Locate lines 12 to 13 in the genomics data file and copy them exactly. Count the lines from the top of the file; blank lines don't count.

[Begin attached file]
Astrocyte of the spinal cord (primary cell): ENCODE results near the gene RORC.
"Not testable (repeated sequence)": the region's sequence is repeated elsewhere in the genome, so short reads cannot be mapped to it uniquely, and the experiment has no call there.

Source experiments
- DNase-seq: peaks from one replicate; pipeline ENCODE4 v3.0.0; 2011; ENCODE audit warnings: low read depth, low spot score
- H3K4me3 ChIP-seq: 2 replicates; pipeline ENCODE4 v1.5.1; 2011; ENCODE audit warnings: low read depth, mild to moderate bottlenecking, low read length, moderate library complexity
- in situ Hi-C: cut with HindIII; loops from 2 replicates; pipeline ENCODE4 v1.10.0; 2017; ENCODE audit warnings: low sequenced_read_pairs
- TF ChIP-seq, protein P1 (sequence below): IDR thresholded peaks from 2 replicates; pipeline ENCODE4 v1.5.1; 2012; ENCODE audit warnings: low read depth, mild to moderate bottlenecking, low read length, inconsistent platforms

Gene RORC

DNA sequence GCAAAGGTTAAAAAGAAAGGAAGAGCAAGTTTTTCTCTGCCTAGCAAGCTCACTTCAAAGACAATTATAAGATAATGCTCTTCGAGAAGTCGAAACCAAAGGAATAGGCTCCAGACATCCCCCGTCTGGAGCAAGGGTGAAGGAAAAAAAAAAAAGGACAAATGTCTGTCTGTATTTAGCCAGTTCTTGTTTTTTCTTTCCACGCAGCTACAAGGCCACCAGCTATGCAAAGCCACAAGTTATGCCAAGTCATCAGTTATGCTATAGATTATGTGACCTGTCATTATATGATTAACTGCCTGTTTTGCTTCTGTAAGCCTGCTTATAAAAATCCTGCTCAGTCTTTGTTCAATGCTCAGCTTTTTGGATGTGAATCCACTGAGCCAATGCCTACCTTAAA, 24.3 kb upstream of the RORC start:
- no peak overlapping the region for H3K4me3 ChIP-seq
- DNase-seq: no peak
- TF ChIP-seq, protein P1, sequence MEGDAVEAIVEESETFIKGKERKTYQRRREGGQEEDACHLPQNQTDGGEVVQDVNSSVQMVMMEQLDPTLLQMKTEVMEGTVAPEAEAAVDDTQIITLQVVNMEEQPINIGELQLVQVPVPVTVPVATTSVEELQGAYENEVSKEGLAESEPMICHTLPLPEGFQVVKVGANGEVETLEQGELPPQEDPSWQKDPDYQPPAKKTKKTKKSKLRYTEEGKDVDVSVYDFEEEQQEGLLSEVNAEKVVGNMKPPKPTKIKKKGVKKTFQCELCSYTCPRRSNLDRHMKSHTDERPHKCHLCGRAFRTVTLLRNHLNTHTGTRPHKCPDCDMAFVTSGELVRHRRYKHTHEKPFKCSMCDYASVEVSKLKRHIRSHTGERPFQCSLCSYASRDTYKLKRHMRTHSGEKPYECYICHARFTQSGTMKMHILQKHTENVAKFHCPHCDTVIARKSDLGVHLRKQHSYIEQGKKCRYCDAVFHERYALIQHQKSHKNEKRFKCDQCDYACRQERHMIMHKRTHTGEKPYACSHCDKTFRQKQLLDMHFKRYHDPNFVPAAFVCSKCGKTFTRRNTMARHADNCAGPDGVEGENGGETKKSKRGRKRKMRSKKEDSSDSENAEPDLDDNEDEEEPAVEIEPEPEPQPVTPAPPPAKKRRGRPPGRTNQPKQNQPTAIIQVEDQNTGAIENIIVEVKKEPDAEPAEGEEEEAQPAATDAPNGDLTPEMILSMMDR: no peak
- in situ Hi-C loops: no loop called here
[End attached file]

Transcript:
- TF ChIP-seq, protein P1, sequence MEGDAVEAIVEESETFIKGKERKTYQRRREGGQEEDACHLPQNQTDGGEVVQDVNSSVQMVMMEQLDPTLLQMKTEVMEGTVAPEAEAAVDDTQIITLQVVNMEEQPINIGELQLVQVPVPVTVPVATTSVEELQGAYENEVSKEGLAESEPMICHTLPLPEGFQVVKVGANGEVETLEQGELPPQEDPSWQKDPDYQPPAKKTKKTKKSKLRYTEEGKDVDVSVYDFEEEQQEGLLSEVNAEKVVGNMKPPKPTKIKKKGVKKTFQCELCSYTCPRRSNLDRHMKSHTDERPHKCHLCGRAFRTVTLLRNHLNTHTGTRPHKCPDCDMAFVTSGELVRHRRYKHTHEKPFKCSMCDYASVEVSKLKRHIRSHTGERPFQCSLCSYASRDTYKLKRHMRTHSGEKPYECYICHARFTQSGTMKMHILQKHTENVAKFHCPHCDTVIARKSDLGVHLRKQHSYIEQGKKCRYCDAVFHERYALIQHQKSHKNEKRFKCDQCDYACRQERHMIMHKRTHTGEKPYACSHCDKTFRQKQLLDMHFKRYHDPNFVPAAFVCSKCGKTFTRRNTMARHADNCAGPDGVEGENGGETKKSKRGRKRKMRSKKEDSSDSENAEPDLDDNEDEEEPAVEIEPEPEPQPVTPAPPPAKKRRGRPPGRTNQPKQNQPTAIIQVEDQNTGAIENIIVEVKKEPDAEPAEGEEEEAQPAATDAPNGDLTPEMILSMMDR: no peak
- in situ Hi-C loops: no loop called here